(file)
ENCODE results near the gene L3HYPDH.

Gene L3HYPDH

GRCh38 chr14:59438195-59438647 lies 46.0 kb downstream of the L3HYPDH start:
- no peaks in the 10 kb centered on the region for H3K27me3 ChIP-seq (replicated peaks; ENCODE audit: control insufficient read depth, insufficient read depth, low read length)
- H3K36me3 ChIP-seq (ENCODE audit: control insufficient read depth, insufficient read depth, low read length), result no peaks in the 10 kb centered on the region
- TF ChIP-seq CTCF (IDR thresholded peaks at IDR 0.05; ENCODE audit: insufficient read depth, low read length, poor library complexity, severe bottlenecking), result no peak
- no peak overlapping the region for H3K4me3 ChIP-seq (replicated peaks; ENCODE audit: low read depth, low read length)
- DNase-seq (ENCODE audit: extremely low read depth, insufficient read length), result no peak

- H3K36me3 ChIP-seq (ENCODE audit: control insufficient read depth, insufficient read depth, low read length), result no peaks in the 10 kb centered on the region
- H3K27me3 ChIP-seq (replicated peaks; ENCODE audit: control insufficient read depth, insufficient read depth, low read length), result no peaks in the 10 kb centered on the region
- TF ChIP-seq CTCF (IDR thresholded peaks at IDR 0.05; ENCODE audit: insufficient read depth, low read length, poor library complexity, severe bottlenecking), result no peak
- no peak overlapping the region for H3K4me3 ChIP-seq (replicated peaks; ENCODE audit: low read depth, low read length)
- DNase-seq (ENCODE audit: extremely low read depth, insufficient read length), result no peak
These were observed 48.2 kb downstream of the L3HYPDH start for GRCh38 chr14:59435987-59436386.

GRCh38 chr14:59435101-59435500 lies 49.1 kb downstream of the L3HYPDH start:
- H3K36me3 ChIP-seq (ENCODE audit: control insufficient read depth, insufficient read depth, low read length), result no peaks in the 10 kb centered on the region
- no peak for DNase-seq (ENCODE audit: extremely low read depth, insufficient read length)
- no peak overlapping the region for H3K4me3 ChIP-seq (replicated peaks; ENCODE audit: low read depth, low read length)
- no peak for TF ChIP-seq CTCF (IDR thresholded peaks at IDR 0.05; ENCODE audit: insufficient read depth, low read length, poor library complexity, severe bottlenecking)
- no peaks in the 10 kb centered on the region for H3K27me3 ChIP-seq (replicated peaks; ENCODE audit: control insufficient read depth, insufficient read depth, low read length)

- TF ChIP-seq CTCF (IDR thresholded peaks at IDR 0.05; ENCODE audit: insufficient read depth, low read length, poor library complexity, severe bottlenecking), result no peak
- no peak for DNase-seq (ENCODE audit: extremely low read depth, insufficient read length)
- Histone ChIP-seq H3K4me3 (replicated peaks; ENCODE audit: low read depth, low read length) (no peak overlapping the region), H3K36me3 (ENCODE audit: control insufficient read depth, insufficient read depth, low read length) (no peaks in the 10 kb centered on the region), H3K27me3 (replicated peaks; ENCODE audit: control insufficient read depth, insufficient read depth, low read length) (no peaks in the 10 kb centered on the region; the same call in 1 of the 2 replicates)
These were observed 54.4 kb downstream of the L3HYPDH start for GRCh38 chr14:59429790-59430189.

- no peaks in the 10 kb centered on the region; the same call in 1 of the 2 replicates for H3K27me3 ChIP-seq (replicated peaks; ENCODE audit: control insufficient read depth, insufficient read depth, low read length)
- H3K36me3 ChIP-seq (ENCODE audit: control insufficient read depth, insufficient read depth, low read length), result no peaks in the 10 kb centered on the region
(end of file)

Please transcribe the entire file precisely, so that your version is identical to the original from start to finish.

ENCODE results near the gene L3HYPDH.

Gene L3HYPDH

GRCh38 chr14:59438195-59438647 lies 46.0 kb downstream of the L3HYPDH start:
- no peaks in the 10 kb centered on the region for H3K27me3 ChIP-seq (replicated peaks; ENCODE audit: control insufficient read depth, insufficient read depth, low read length)
- H3K36me3 ChIP-seq (ENCODE audit: control insufficient read depth, insufficient read depth, low read length), result no peaks in the 10 kb centered on the region
- TF ChIP-seq CTCF (IDR thresholded peaks at IDR 0.05; ENCODE audit: insufficient read depth, low read length, poor library complexity, severe bottlenecking), result no peak
- no peak overlapping the region for H3K4me3 ChIP-seq (replicated peaks; ENCODE audit: low read depth, low read length)
- DNase-seq (ENCODE audit: extremely low read depth, insufficient read length), result no peak

- H3K36me3 ChIP-seq (ENCODE audit: control insufficient read depth, insufficient read depth, low read length), result no peaks in the 10 kb centered on the region
- H3K27me3 ChIP-seq (replicated peaks; ENCODE audit: control insufficient read depth, insufficient read depth, low read length), result no peaks in the 10 kb centered on the region
- TF ChIP-seq CTCF (IDR thresholded peaks at IDR 0.05; ENCODE audit: insufficient read depth, low read length, poor library complexity, severe bottlenecking), result no peak
- no peak overlapping the region for H3K4me3 ChIP-seq (replicated peaks; ENCODE audit: low read depth, low read length)
- DNase-seq (ENCODE audit: extremely low read depth, insufficient read length), result no peak
These were observed 48.2 kb downstream of the L3HYPDH start for GRCh38 chr14:59435987-59436386.

GRCh38 chr14:59435101-59435500 lies 49.1 kb downstream of the L3HYPDH start:
- H3K36me3 ChIP-seq (ENCODE audit: control insufficient read depth, insufficient read depth, low read length), result no peaks in the 10 kb centered on the region
- no peak for DNase-seq (ENCODE audit: extremely low read depth, insufficient read length)
- no peak overlapping the region for H3K4me3 ChIP-seq (replicated peaks; ENCODE audit: low read depth, low read length)
- no peak for TF ChIP-seq CTCF (IDR thresholded peaks at IDR 0.05; ENCODE audit: insufficient read depth, low read length, poor library complexity, severe bottlenecking)
- no peaks in the 10 kb centered on the region for H3K27me3 ChIP-seq (replicated peaks; ENCODE audit: control insufficient read depth, insufficient read depth, low read length)

- TF ChIP-seq CTCF (IDR thresholded peaks at IDR 0.05; ENCODE audit: insufficient read depth, low read length, poor library complexity, severe bottlenecking), result no peak
- no peak for DNase-seq (ENCODE audit: extremely low read depth, insufficient read length)
- Histone ChIP-seq H3K4me3 (replicated peaks; ENCODE audit: low read depth, low read length) (no peak overlapping the region), H3K36me3 (ENCODE audit: control insufficient read depth, insufficient read depth, low read length) (no peaks in the 10 kb centered on the region), H3K27me3 (replicated peaks; ENCODE audit: control insufficient read depth, insufficient read depth, low read length) (no peaks in the 10 kb centered on the region; the same call in 1 of the 2 replicates)
These were observed 54.4 kb downstream of the L3HYPDH start for GRCh38 chr14:59429790-59430189.

- no peaks in the 10 kb centered on the region; the same call in 1 of the 2 replicates for H3K27me3 ChIP-seq (replicated peaks; ENCODE audit: control insufficient read depth, insufficient read depth, low read length)
- H3K36me3 ChIP-seq (ENCODE audit: control insufficient read depth, insufficient read depth, low read length), result no peaks in the 10 kb centered on the region